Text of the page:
Release Date: October 3, 2006
BUFFALO, N.Y. -- When an explosion, accidental cremation or a fire set deliberately to cover a crime destroys a body, precious little may remain to link it to a life once lived.
Yet even among the ashes, a team of forensic dental researchers at the University at Buffalo has shown that evidence exists that can help identify human remains when all else -- flesh, bones, teeth, DNA -- is lost.
The evidence can be hard to recognize, but it is distinctive.
In a series of experiments reported in the May 2006 issue the Journal of Forensic Science and in an upcoming article in the same journal, the researchers show for the first time that inorganic resins that make up the central matrix of tooth-colored dental fillings can withstand temperatures of 1,800 degrees Fahrenheit, be recovered and named by brand or brand group.
Even when only fragments of resin could be found, the researchers were able to classify the composition of elements in the filling. Comparing those elements and their proportions to the composition of the known filling brands recorded in a deceased's dental chart could, under the best circumstances, help identify the remains unequivocally.
At the very least, the analysis could determine if the filling material was or was not consistent with a person's dental records.
Mary A. Bush, D.D.S., said this new type of evidence could have a major impact on forensic dentistry.
"To date, no one has recognized that many modern restorative resins have unique characteristics that can be distinguished and used for forensic identification," said Bush, assistant professor of restorative dentistry in the School of Dental Medicine at the University at Buffalo and lead author on the studies.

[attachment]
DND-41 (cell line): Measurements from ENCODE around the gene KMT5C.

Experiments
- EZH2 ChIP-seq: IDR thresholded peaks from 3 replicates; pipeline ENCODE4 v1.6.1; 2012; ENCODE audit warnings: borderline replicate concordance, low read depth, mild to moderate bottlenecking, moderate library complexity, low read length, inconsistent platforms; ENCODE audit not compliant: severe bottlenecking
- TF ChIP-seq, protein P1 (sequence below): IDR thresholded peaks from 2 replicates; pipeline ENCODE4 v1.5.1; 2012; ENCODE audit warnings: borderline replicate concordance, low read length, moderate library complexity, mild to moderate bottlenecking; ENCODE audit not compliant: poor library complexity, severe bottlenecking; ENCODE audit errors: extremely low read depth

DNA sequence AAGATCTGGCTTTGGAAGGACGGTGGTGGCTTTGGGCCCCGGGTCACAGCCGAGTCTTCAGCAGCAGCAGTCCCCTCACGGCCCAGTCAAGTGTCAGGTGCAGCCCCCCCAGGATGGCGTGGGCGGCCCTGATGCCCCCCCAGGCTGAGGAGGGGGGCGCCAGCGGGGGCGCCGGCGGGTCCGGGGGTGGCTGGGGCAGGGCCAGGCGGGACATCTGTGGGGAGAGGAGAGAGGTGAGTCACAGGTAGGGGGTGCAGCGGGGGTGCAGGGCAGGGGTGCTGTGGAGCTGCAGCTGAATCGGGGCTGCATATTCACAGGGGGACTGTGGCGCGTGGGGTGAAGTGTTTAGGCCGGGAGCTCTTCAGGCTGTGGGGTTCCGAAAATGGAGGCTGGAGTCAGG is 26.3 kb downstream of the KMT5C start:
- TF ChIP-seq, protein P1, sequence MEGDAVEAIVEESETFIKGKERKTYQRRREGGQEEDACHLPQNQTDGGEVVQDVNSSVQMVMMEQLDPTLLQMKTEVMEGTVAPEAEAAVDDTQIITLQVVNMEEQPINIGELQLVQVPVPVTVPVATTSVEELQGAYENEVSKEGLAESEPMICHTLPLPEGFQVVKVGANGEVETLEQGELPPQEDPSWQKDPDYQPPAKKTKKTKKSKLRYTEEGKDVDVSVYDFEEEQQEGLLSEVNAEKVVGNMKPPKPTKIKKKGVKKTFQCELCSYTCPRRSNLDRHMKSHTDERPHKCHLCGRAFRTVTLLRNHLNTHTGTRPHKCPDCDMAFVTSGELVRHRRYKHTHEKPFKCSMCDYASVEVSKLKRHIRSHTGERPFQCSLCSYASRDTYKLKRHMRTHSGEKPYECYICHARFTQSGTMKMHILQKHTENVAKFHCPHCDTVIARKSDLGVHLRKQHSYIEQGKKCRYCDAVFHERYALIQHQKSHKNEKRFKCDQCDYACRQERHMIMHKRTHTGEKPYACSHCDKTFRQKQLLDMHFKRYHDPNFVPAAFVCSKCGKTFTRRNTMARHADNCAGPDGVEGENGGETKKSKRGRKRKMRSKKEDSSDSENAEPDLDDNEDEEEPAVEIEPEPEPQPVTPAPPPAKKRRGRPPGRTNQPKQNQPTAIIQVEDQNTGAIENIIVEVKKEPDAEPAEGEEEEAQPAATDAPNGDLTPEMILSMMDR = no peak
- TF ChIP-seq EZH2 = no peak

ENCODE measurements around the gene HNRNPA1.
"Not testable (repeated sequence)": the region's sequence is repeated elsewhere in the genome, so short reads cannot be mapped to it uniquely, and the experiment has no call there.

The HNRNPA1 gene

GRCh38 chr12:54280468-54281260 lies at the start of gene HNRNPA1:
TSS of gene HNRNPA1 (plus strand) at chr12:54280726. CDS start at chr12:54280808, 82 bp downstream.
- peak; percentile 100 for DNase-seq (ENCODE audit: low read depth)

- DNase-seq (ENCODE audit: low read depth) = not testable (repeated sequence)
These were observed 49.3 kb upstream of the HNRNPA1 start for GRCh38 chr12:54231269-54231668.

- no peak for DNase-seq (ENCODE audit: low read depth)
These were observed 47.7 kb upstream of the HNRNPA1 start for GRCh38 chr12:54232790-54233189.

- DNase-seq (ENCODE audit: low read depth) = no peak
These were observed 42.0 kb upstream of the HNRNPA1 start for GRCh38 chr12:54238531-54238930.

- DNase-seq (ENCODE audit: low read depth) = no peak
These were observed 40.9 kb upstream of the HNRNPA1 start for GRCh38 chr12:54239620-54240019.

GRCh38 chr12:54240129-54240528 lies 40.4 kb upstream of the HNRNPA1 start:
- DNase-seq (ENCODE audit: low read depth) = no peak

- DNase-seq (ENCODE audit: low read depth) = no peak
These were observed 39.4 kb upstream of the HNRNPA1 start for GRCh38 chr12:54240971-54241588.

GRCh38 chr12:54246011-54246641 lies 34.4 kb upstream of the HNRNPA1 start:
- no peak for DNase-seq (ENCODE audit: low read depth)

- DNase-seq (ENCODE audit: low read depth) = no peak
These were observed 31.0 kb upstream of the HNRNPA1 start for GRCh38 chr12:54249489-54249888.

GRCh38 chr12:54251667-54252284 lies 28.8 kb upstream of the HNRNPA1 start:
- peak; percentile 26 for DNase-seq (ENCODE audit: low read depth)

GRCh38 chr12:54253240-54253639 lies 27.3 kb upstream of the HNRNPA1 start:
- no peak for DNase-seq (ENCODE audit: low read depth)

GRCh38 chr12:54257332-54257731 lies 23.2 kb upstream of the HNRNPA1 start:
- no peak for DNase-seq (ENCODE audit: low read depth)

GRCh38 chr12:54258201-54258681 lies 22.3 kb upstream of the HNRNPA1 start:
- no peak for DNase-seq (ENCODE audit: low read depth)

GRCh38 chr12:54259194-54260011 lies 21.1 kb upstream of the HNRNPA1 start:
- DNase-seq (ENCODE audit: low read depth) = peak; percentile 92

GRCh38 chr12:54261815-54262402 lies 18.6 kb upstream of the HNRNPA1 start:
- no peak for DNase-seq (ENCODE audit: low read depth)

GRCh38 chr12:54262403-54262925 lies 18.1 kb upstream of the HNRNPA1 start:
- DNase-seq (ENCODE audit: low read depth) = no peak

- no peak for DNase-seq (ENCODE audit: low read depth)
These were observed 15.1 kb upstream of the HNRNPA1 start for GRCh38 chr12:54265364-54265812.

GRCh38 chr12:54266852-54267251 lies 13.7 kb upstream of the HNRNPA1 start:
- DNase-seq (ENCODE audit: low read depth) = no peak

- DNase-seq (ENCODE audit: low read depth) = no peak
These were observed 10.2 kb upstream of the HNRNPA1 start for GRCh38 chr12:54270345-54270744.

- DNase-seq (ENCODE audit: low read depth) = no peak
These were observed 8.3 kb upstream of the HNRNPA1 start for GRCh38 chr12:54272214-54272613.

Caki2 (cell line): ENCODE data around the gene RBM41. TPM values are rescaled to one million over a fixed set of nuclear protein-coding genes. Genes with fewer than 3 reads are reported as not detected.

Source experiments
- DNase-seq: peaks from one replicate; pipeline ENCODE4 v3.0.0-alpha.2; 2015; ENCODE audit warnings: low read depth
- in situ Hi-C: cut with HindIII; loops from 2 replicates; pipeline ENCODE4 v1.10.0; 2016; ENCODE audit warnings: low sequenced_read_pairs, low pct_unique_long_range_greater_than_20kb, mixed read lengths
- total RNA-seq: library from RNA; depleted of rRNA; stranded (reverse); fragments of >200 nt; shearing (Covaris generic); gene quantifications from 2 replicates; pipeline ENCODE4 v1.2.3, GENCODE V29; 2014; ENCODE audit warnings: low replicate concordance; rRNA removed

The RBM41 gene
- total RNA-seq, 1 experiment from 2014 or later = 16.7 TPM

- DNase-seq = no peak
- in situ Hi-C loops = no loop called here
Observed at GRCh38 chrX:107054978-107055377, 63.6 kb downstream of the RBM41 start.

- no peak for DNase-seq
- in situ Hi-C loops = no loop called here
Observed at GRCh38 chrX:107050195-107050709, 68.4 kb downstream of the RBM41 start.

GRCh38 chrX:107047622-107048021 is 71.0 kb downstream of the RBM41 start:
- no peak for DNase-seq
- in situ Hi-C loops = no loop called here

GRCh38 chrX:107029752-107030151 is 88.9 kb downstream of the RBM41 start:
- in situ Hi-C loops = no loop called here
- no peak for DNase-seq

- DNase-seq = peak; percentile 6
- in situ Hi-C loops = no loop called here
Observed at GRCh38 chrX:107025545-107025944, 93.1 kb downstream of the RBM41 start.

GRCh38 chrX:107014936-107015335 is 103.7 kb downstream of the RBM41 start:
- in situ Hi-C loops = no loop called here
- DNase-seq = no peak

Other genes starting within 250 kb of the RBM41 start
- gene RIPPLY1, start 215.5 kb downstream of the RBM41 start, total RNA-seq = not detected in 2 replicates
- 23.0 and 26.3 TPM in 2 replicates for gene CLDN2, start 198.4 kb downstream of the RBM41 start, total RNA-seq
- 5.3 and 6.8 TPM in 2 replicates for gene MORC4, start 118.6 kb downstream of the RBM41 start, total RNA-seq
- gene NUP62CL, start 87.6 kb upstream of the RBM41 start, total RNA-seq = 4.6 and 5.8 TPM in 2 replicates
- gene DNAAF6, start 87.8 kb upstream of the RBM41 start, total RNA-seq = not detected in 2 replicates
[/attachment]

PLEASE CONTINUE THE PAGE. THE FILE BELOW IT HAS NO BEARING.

"Nobody has applied the standard analytical methods that we have at UB to survey these materials and determine these properties."
Peter Bush, director of the instrument center where much of the research analysis was conducted, was a major contributor to the research, along with Raymond Miller, D.D.S., UB clinical assistant professor of oral diagnostic sciences and a forensic dental expert, and Jennifer Prutsman-Pfeiffer, anthropologist and UB doctoral student.
The team's work has yielded unexpected rewards. The FBI has offered to include the information in their database, and the American Society of Forensic Odontology provided a grant to help assemble the data.
"The importance of identifying these properties is, first, to show that it can be done," said Bush, "and second, that it can be done even after extreme events such as mass disasters, plane crashes or explosions," or a murder.
The 1999 trial of Donald Blom, accused of killing Katie Poirier after abducting her from a Minnesota convenience store, demonstrated the usefulness of such forensic evidence. Blom confessed to the crime, but later recanted. The body never was found, but human bone fragments and a single tooth were unearthed in a burn pit on Blom's vacation property. Analysis of the components of the tooth's filling material matched the brand of filling recorded in the victim's dental records. That evidence helped put Blom in prison for life.
Bush and colleagues began their experiments in mid-2005, using UB's specially equipped instrument center, which includes a scanning electron microscopy/energy dispersive X-ray spectroscopy equipment, known as SEM/EDS, and a portable X-ray fluorescence (XRF) unit to conduct material analysis outside the lab.
They had access to cadavers for the second research phase through the UB School of Medicine and Biomedical Sciences' Anatomical Gift Program, to which persons donate their bodies for use in teaching and scientific research.
Initial experiments were carried out with teeth only.
The investigators created disks of 10 different resins used for standard tooth fillings to serve as controls, then filled extracted teeth with the resins and incinerated them in an oven at 900 degrees Centigrade (1,652 degrees Fahrenheit) for 30 minutes.
These conditions were more extreme than in a standard cremation, Bush noted, because teeth normally would be protected by flesh and bone, allowing them to withstand the high temperature for a longer period of time. With no such protection, the extracted teeth fragmented in half-an-hour.
Dental resins consist of an organic matrix surrounding inorganic filler particles. "At these high temperatures, everything organic is destroyed," said Bush. "It was the inorganic material that was recoverable."